Who’s in charge?
This year economic and political polarization is on the rise, at a time when there is more need than ever to unify the response and despite warnings in 2010 of gaps in global governance and inadequate investment in infrastructure. Of some 750 global experts and decision-makers, 78% think “economic confrontations” and “domestic political polarization” are likely to rise and will have severe impact in 2020.
John Drzik, Chairman of Marsh & McLennan, puts the onus on the private sector to take the lead. He highlights that with limited multilateral progress, businesses must act cohesively to mitigate risk and find opportunity. He sets out clear guidance on how to become more strategically resilient in the face of climate threats to business operations and explains how to find new and expanded market opportunities.
Have you read?
Risk is a risk in itself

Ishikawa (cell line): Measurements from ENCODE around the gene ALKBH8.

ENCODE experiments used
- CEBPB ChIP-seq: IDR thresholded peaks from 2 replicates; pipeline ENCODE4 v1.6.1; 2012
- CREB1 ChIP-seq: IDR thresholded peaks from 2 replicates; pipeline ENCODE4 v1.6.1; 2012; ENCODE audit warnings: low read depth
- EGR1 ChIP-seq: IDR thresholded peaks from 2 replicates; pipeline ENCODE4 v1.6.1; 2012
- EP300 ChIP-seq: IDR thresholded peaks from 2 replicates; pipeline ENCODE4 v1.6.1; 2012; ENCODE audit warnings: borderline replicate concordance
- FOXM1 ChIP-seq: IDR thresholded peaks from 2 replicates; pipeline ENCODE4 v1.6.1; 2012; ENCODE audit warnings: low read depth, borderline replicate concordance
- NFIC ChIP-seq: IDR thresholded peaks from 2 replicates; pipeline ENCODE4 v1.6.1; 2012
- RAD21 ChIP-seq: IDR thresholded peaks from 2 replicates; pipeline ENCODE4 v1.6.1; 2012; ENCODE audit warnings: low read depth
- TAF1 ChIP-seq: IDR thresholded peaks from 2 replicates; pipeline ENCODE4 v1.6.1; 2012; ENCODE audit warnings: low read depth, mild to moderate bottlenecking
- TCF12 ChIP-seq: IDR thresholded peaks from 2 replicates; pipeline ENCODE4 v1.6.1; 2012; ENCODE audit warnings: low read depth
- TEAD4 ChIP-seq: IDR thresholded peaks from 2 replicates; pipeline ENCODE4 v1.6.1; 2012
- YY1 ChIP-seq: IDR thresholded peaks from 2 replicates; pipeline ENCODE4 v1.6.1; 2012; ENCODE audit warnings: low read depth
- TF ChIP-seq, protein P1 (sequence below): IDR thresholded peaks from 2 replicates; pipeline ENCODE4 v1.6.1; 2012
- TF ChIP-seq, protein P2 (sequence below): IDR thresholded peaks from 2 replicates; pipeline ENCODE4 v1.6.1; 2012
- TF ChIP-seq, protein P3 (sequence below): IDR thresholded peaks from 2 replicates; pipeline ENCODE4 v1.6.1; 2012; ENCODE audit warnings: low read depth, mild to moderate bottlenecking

Risk analysis should not be seen in an ahistorical context. The evaluation of risk first gained momentum in the 18th century with a flurry of intellectual activity on the mathematical theory of probability – which can in part be linked to the rise of capitalism – or the desire of the growing private sector for improved methods of business calculation and economic security. Modern-day risk analysis shapes decisions, sets forecasts and reveals opportunities. It’s why the World Economic Forum sets the agenda for the year with the launch of the Global Risks Report every January.
By definition, however, risks have uncertain outcomes. The human system of risk analysis emphasizes instinct over intellect and emotion over reason. Perception is necessarily subjective,which is a risk in itself. There is an imperative, therefore, to heed what is unsaid, avoid reductionism and watch out for the silent, but potentially deadly risks that are masked by the more obvious ones. Climate-related issues have been simmering for at least a decade and now the world is at a tipping point. This year’s hidden risks – like the economy – are unwisely ignored.
The question is how to use the now highly sophisticated risk awareness to read between the lines, to understand the interconnectedness of risks and to use a systems-change approach to propel change. So the 50th Annual Meeting in Davos approaches, the relevance of cohesive action is ever-more compelling as all stakeholders gather to focus on shared, critical global tasks.